IT 501 Software Systems
Fall 2001

Official Course Description. This course is an introduction to software design and implementation. After a review of basic programming concepts, students will be introduced to procedural and data abstraction, object-oriented design, recursion and dynamic data structures. Abstract data types such as lists, stacks, queues, and trees will be studied. Algorithms for searching and sorting will be explored along with methods for comparative analysis. Programming concepts will be demonstrated in a language like C++. The course will also include an introduction to the Unix operating system.

Prerequisites. Programming experience.

Location and Times. Science Center 354, MWF 4:00-5:00. Lab: Science Center 334, MW 5:00-6:00.

Instructor. Alexis Maciel. Science Center 379, 268-2385, alexis@clarkson.edu.

Office Hours. Monday to Friday 3:00-4:00, and by appointment.

Required Text.

Course Objectives.

  1. To teach you fundamental programming concepts including data abstraction, basic data structures, dynamic data structures, basic notions of object-oriented programming, analysis of algorithms and recursion.

  2. To further develop your coding and debugging skills.

  3. To familiarize you with programming in a Unix environment.
Demonstrable outcomes. By the end of the semester,

  1. You will have a good understanding of the concepts mentioned in Objective 1 above.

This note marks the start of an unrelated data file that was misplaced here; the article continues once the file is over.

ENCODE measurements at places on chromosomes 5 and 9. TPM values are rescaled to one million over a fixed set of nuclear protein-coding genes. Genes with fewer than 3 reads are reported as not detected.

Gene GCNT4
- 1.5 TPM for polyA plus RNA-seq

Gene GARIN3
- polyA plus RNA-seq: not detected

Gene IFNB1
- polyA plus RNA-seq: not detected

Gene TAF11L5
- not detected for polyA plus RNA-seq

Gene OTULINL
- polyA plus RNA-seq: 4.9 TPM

2. You will be able to design and implement C++ programs of a moderate size using data abstraction, basic data structures, dynamic data structures, basic notions of object-oriented programming and recursion.

  3. You will be able to implement basic data structures including lists, stacks and queues.

  4. You will be able to analyze the running time of simple algorithms.

  5. You will be able to develop software in a computer system running the Unix operating system.

Topics to be covered. Data abstraction, classes, lists, stacks, queues, linked structures, inheritance, polymorphism, analysis of algorithms, recursion, sound programming principles, basic Unix concepts and commands, and, if time permits, trees.

Grading. Final grades in the course will be computed according to the following scheme:

Homework assignments 15%
Quizzes 20%
Two tests 30%
Final exam 35%

The average grade on the tests and the final exam will replace any lower grade on a quiz. Tentative dates and location for the tests: October 5 and November 7, during class time, in CAMP 177. All students are required to write the final exam (no A or B exemptions).

Policy for missed work. There will be no make-up assignments or quizzes. Late assignments may be accepted if a good excuse is provided and if arrangements are made at a reasonable time, in advance, if possible. Make-up tests can be arranged under the same conditions. Other special arrangements can be made for students forced to miss more than a few days of class.